2014-06-12_00002Games are a pretty personal experience for me, and co-op is, in a way, a kind of personally intimate thing. I’m sharing with someone something that is a deep, personal passion of mine. If I ask to play a game with you, it means you are really important to me. Gaming together reveals aspects of who we are that we don’t see otherwise; we reveal little subtle truths of ourselves when we game that we all too easily hide elsewhere.

Any of the guilds I’ve been in have been pretty much made up of 95% or more people I don’t know, never met, and have never talked to. I just am very uncomfortable gaming with strangers these days. I need to get to know a person a bit before I can become comfortable gaming with that person. I need to be able to spend time just chatting and getting to know the kind of person they are, before I trust them enough to game with them.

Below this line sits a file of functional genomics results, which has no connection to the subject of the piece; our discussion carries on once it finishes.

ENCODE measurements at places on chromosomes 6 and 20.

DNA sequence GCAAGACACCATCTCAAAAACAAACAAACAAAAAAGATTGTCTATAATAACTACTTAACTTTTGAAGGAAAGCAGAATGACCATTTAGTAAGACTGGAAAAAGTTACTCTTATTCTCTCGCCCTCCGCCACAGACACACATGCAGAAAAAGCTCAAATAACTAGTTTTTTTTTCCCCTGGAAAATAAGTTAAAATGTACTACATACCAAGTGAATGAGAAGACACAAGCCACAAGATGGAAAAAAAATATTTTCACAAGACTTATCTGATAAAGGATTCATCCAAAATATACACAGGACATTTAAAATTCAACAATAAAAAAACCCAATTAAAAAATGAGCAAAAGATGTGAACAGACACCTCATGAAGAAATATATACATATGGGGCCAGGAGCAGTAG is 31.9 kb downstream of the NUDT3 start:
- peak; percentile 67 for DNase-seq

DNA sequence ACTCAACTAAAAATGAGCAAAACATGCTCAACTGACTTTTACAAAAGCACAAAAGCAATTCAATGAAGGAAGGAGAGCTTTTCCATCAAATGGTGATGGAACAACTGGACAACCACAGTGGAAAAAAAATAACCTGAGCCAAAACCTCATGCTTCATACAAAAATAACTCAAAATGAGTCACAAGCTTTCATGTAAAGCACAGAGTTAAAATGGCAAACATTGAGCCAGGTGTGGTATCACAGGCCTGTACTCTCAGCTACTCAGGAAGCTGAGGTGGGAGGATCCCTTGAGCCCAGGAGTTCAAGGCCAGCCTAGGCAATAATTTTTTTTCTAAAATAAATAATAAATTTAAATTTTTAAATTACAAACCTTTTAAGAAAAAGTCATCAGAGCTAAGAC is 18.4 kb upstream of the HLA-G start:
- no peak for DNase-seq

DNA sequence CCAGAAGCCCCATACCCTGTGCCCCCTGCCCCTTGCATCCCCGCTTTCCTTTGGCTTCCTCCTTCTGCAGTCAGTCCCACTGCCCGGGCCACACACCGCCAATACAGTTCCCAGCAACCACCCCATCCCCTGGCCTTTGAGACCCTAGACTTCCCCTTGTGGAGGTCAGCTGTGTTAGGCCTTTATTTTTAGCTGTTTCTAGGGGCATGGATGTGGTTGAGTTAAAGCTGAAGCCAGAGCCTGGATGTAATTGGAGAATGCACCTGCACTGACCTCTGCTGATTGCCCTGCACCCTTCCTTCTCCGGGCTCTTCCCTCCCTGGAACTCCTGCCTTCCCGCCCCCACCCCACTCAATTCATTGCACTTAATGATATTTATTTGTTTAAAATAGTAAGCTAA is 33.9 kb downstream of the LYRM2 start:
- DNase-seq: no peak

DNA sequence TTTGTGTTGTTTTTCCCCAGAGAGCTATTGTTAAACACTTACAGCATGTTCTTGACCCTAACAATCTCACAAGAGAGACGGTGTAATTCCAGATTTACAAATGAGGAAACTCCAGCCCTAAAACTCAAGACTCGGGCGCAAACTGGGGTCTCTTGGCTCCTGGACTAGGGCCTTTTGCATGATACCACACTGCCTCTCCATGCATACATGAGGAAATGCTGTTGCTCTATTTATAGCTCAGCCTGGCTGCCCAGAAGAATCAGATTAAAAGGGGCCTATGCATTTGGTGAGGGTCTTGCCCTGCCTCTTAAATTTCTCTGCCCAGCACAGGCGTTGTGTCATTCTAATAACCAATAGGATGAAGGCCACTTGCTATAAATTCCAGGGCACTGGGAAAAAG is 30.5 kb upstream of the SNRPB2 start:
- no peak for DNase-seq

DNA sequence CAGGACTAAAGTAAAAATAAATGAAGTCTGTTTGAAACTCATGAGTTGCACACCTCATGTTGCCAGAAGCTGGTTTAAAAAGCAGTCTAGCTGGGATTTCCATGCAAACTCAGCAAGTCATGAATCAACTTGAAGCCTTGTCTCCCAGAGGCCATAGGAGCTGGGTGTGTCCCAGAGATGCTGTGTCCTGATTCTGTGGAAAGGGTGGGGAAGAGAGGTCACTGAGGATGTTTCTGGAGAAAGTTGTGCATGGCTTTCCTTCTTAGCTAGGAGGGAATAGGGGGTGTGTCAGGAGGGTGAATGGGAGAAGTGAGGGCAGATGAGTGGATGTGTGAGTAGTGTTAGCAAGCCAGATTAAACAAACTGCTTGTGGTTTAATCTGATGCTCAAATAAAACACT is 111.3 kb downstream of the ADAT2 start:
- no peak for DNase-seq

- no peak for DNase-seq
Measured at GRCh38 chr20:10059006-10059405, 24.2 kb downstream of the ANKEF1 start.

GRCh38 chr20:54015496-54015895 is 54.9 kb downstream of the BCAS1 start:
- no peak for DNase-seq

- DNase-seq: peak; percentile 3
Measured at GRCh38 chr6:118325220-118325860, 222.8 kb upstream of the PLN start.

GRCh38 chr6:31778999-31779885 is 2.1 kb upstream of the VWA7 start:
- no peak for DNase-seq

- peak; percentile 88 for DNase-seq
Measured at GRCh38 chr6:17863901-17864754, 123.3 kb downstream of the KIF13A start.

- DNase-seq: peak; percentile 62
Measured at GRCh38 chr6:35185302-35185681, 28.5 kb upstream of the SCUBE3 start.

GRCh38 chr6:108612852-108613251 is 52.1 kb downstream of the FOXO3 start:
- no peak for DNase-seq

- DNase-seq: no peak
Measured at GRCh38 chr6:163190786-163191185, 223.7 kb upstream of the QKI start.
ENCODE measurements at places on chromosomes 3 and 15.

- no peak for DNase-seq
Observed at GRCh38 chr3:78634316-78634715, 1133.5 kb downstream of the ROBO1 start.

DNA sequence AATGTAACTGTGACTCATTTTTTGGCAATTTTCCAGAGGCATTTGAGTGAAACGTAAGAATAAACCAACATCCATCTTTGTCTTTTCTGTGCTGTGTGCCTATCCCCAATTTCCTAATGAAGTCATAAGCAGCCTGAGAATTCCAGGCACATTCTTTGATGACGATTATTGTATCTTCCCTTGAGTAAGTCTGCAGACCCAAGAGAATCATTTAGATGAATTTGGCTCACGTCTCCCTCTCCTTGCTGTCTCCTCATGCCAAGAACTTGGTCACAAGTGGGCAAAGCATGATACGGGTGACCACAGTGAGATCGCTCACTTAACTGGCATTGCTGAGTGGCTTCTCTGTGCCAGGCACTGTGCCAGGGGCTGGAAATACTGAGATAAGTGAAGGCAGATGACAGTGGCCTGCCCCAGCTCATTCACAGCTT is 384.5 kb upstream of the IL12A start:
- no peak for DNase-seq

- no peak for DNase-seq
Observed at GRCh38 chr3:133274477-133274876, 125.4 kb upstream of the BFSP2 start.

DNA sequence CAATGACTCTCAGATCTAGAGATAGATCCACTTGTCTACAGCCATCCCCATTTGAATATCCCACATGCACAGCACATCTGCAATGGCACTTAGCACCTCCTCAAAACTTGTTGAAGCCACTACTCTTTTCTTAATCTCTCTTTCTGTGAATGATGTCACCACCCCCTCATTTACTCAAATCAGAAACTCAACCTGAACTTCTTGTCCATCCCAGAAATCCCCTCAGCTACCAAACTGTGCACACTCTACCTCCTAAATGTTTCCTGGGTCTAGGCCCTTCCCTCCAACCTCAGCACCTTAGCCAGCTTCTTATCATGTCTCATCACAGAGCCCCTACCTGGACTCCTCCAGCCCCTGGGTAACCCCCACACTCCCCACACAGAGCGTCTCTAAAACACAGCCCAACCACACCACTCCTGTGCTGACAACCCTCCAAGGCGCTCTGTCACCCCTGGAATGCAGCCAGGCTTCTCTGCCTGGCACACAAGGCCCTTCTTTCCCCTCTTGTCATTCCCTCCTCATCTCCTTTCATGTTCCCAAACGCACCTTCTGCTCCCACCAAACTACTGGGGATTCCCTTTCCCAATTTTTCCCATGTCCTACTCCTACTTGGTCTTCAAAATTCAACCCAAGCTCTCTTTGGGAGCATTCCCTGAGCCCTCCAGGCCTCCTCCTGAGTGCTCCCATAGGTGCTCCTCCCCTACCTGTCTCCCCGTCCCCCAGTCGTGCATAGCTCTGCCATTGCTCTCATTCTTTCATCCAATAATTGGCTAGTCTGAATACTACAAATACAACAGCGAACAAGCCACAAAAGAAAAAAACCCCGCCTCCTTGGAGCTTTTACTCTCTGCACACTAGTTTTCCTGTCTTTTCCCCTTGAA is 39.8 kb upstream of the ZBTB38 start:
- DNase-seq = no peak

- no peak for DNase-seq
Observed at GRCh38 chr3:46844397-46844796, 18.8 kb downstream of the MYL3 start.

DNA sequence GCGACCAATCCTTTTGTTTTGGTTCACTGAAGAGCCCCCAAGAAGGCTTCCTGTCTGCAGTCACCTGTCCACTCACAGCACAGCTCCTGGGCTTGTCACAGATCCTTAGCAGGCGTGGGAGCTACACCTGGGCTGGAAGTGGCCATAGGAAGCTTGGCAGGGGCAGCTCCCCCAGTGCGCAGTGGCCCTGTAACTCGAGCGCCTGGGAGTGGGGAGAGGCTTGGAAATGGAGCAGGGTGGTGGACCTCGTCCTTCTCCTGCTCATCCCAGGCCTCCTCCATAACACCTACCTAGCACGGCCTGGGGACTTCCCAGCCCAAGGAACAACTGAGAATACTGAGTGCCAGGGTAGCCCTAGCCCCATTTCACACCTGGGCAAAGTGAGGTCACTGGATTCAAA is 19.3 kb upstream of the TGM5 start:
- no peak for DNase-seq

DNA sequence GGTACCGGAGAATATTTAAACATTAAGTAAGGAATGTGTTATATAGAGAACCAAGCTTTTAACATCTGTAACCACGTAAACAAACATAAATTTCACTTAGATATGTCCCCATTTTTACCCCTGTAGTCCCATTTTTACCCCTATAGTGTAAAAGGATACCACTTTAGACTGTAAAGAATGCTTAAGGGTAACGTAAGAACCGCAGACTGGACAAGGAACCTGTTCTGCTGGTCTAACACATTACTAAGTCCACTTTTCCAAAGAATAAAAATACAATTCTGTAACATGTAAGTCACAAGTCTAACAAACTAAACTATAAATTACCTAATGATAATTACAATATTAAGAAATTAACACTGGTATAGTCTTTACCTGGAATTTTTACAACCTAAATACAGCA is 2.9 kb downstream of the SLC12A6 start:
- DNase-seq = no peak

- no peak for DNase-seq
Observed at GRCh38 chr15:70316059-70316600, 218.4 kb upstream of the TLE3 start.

A lot of people game just for the sake of gaming, it doesn’t make any difference to them who they game with as long as the other people play their role properly and aren’t dicks. But I just can’t do that. I need more. Gaming is not just a pastime for me, it’s a passion. People don’t realize how much they let their masks down and reveal their core when they game. I need to game with people I get along with, and can game consistently with. Most people have had friends like that they’ve known for years by the time they are my age; I don’t really have that and I just have no clue where to find it or how to build it.

Remember Me – More forgettable than promised.